Reading period: a time to pause and wind down

By SOPHIA LOLA | May 2, 2019

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RDSMITH4 / CC BY.SA 2.5

Milton S. Eisenhower Library, a space frequented by workaholic JHU students.

The countdown to finals is getting dangerously low. Get excited, folks. Even the worst of procrastinators — myself included — are beginning to settle down and spend some quality time with their textbooks and laptops in order to prepare for this most hellish of hell weeks. Before that, though, is a four-day reprieve: reading period. 

Reading period is supposed to give us extra time for studying — something we Hopkins students knowingly signed ourselves up for when we decided to enroll here and something we also love to complain about. It’s a good opportunity to quite literally live in Brody, if that’s something on your bucket list. 

But that’s the wonderful part of reading period: We technically have nothing to do. There’s nowhere we actually have to be (various personal commitments notwithstanding). Our time is all free in the sense that for once, how we spend it is all up to us. Of course we should spend a lot of it studying if we want to do well during finals, which I’m assuming most of us do, but why not take advantage of this interlude in other ways too? Why not treat it as another weekend or even a long weekend instead of just pre-finals?

Reading period is the only extended period of time during the semester when there is no academic programming but when campus isn’t also partially or totally shut down, like during holidays and breaks. After those four days, we’ll be trapped in exam rooms and packing to go home, and then it’s all over until next year — “it” being the slog of homework and finals but also our time with our friends and peers here. No, we’re not quite through with our academic commitments for the year; finals do demand a lot of preparation. But we made it through classes, and that in and of itself is an accomplishment. On top of studying, we can take some time to celebrate the end of the year while we’re all still on campus.

It’s not like there’s nothing to do, either. Check out Baila! or the Buttered Niblets or any number of other events on campus this weekend. Go to a party. RSVP “yes” to your organization’s formal. Venture out into Baltimore or even all the way to D.C. for a free Around the World Embassy Tour on Saturday. Watch Netflix. Cook a nice meal. Experience the joy of not setting an alarm and instead sleeping until your body actually wants to wake up.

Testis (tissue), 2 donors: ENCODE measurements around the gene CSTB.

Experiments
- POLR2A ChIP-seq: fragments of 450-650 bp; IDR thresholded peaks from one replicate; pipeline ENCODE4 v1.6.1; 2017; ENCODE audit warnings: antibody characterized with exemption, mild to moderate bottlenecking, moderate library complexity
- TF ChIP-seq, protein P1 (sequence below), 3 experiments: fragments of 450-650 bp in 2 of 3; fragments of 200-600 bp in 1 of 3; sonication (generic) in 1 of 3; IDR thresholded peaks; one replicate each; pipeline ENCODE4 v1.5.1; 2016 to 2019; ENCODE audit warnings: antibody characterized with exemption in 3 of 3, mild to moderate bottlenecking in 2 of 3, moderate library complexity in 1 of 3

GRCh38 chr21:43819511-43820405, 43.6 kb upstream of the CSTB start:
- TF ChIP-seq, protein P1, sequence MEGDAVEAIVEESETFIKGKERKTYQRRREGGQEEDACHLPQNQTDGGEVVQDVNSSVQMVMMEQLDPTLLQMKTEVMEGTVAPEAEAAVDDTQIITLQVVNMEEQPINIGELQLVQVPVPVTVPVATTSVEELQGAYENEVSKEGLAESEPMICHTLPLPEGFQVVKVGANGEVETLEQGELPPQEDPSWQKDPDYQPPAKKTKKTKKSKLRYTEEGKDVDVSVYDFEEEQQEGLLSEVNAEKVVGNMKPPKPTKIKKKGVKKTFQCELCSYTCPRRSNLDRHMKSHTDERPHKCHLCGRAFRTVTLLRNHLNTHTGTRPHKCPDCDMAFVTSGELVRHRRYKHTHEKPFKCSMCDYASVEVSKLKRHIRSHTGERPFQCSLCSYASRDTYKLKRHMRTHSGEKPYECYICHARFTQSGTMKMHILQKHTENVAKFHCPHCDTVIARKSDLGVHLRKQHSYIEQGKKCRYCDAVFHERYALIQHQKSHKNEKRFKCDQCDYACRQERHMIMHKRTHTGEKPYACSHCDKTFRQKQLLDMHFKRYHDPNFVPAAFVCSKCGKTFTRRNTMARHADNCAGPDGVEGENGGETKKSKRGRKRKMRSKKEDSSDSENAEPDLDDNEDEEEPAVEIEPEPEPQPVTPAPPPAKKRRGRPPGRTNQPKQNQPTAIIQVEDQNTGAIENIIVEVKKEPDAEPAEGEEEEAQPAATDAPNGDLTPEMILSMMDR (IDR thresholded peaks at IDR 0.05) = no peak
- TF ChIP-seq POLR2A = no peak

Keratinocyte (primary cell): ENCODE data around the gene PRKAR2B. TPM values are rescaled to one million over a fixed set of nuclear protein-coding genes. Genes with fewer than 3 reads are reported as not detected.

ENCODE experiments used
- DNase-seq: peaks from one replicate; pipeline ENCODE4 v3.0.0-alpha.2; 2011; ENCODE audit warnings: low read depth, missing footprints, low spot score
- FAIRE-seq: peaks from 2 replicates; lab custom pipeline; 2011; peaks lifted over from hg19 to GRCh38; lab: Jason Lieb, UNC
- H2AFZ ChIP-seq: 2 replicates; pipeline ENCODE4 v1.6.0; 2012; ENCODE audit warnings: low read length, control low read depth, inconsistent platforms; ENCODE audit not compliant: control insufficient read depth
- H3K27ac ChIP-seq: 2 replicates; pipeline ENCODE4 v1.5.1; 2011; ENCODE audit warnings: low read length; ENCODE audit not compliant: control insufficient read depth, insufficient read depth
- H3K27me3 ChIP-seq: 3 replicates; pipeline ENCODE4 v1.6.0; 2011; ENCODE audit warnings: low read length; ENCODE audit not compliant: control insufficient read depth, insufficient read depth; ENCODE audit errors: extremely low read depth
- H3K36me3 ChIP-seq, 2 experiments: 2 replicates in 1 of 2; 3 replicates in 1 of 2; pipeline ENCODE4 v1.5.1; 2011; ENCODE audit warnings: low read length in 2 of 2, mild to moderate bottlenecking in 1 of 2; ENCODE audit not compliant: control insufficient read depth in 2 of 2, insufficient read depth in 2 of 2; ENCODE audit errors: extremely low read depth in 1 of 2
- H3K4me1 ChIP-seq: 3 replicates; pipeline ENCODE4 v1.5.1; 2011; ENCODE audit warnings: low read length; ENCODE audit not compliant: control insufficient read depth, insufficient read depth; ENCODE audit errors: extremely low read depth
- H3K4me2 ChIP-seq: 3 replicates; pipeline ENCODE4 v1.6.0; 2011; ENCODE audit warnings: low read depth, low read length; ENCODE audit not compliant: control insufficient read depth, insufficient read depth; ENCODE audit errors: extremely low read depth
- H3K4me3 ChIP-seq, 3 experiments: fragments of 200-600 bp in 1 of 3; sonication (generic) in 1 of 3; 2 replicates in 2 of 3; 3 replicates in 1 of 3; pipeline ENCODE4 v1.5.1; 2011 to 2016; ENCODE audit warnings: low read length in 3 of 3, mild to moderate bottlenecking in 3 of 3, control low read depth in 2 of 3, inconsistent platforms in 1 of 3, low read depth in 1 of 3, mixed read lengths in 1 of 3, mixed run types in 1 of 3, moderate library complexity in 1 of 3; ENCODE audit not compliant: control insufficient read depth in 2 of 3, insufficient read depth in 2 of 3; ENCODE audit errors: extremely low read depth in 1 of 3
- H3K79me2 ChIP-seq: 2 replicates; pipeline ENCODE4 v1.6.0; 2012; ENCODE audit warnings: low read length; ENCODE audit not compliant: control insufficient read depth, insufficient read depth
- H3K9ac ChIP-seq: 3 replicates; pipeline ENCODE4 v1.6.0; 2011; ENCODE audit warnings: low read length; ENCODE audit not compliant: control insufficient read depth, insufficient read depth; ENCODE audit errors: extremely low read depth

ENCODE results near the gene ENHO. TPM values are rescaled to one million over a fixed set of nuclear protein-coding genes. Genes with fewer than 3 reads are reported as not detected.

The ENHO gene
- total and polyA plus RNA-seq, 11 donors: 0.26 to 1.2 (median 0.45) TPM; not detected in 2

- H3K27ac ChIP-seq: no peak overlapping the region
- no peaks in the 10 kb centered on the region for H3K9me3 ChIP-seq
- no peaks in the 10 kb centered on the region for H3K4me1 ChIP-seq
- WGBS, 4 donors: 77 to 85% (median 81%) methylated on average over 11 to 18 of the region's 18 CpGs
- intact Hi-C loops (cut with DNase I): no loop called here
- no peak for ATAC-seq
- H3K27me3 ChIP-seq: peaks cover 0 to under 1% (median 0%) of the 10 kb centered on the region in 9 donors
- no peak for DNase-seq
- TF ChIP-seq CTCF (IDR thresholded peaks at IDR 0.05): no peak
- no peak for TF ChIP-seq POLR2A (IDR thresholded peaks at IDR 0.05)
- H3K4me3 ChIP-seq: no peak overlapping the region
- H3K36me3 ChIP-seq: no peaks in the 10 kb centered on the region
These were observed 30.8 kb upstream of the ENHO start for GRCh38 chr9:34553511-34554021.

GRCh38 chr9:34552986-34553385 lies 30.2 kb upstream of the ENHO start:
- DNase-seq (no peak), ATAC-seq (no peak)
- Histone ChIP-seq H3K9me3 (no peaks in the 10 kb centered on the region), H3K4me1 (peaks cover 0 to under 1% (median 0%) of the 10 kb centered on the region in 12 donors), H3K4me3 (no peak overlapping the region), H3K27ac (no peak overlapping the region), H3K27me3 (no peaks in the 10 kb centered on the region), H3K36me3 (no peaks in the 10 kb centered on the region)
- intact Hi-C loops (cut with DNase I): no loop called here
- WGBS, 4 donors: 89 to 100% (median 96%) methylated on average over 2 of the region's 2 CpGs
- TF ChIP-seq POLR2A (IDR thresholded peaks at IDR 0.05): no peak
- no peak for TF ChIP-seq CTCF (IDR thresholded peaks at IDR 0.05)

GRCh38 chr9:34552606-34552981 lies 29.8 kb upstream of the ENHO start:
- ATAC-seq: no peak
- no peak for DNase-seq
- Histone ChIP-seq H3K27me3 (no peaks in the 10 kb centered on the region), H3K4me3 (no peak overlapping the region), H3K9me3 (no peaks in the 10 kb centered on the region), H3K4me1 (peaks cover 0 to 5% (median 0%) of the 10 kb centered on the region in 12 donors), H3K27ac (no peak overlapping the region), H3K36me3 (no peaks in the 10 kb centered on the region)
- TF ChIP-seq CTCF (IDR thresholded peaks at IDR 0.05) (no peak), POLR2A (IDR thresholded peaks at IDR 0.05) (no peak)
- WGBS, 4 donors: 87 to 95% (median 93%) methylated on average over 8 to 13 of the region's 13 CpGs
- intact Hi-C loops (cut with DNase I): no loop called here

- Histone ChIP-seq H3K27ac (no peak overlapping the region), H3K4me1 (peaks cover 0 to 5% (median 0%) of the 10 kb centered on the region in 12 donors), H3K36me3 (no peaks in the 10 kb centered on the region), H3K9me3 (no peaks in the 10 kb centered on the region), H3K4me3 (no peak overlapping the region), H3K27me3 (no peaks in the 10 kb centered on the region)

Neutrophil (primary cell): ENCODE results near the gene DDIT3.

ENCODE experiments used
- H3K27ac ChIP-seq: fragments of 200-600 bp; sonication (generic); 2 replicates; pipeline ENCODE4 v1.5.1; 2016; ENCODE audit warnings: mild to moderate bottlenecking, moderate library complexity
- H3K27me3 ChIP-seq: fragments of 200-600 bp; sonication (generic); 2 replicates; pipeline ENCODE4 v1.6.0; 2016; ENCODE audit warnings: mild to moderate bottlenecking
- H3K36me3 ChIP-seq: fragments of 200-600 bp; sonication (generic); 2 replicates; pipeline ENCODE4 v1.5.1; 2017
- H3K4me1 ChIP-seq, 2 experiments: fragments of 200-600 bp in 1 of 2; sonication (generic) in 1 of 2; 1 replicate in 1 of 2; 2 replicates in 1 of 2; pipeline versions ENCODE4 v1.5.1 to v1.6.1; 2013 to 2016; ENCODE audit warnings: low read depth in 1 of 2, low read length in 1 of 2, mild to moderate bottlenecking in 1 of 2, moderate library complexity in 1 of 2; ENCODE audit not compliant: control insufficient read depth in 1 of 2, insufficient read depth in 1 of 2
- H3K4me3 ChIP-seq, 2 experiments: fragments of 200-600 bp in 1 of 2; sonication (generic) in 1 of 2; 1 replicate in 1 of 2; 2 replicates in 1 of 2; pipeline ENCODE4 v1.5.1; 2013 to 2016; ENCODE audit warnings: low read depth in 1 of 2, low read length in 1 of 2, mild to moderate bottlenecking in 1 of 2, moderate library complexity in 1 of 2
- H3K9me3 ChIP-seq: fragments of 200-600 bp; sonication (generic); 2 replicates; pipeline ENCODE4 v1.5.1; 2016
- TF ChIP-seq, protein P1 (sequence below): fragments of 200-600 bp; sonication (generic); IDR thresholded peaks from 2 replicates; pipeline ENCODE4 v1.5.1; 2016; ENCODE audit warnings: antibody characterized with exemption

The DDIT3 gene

I know this isn’t that profound. That there are so many things happening this weekend, specifically on campus, is testament to the fact that many of us are not in fact planning to spend every single waking second studying, even if we say we will (and some of us will still probably come close). 

But I challenge us to take it a step further: Don’t feel bad about not spending all your time studying. Even when we take a break, we still feed into that toxic Hopkins culture of overwork if we feel ashamed about taking it, if we feel like taking a break means we can’t handle what’s on our plate. So squash that nagging feeling that will make you wonder if you could’ve gotten a few extra points on your exam if you had just kept studying. 

Because here’s the thing — and it’s something that’s starting to be said a lot but bears repeating. The problem with our campus culture is not that we feel obligated to do a lot of work. The problem is when we let it choke off the other things we want out of life, like a regular sleep schedule and meaningful relationships and pursuing passions and interests that lie outside of academics. Those are normal, healthy things to want, and it’s also great to want to do quality work for our classes. Studying should not always win out, not even during reading period.

So on that note, happy reading period, good luck with finals and have a great summer!

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